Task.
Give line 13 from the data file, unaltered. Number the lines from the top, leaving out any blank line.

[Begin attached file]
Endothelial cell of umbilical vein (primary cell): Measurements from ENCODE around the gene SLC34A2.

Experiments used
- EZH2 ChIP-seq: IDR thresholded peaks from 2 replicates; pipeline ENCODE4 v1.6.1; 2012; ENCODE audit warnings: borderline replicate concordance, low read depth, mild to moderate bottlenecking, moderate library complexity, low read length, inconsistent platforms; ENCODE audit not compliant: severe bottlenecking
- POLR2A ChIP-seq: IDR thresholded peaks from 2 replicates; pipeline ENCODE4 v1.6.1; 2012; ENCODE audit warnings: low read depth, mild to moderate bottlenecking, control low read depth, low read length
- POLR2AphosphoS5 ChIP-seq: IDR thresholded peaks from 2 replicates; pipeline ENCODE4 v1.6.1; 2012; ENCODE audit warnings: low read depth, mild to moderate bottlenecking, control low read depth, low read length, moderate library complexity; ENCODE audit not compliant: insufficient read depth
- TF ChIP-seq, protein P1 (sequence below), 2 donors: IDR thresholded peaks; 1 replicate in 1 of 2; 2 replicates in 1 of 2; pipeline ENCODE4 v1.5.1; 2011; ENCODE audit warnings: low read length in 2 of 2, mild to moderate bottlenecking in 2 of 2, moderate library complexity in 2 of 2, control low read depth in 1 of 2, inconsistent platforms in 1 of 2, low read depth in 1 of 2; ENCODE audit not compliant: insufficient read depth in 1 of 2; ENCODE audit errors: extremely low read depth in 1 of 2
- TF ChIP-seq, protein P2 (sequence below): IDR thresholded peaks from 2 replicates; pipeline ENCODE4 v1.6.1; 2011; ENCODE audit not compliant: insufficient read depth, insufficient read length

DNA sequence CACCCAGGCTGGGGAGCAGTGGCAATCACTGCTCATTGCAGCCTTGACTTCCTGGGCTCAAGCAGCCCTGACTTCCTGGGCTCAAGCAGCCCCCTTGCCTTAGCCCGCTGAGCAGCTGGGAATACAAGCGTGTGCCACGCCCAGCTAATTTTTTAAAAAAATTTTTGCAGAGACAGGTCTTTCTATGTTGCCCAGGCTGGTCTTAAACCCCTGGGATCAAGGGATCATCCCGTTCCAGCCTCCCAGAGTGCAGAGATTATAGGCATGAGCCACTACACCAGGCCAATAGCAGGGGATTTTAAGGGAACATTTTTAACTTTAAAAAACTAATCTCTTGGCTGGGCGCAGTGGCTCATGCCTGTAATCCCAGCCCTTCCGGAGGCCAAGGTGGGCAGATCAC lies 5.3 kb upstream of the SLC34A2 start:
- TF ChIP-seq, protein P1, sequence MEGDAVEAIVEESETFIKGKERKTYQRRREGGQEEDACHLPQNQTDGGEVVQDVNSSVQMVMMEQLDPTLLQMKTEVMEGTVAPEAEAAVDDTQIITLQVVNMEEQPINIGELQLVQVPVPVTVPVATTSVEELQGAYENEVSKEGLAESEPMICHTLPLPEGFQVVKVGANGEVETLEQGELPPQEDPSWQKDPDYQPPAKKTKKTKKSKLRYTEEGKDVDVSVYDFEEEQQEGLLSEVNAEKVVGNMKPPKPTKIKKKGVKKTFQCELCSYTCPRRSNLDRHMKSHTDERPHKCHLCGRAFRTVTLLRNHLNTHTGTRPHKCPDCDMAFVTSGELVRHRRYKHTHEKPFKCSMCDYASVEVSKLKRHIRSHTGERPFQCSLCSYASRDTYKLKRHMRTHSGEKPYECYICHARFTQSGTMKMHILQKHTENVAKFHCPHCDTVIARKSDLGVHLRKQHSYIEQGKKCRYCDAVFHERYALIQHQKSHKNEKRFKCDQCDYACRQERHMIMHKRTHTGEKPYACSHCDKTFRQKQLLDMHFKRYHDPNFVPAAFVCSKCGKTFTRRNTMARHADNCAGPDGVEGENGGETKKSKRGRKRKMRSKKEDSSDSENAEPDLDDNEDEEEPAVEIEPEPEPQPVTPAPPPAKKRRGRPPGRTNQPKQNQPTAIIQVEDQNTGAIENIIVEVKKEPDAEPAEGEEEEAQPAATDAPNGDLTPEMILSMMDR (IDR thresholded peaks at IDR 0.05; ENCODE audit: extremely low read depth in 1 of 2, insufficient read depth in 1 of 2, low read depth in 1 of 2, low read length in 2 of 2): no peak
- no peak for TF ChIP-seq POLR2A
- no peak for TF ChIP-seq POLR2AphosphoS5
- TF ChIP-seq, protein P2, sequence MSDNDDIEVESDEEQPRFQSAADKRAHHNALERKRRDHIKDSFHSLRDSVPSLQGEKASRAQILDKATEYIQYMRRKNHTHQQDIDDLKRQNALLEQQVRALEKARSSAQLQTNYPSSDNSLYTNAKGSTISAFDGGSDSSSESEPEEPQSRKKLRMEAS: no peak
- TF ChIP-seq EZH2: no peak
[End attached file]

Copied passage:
- TF ChIP-seq EZH2: no peak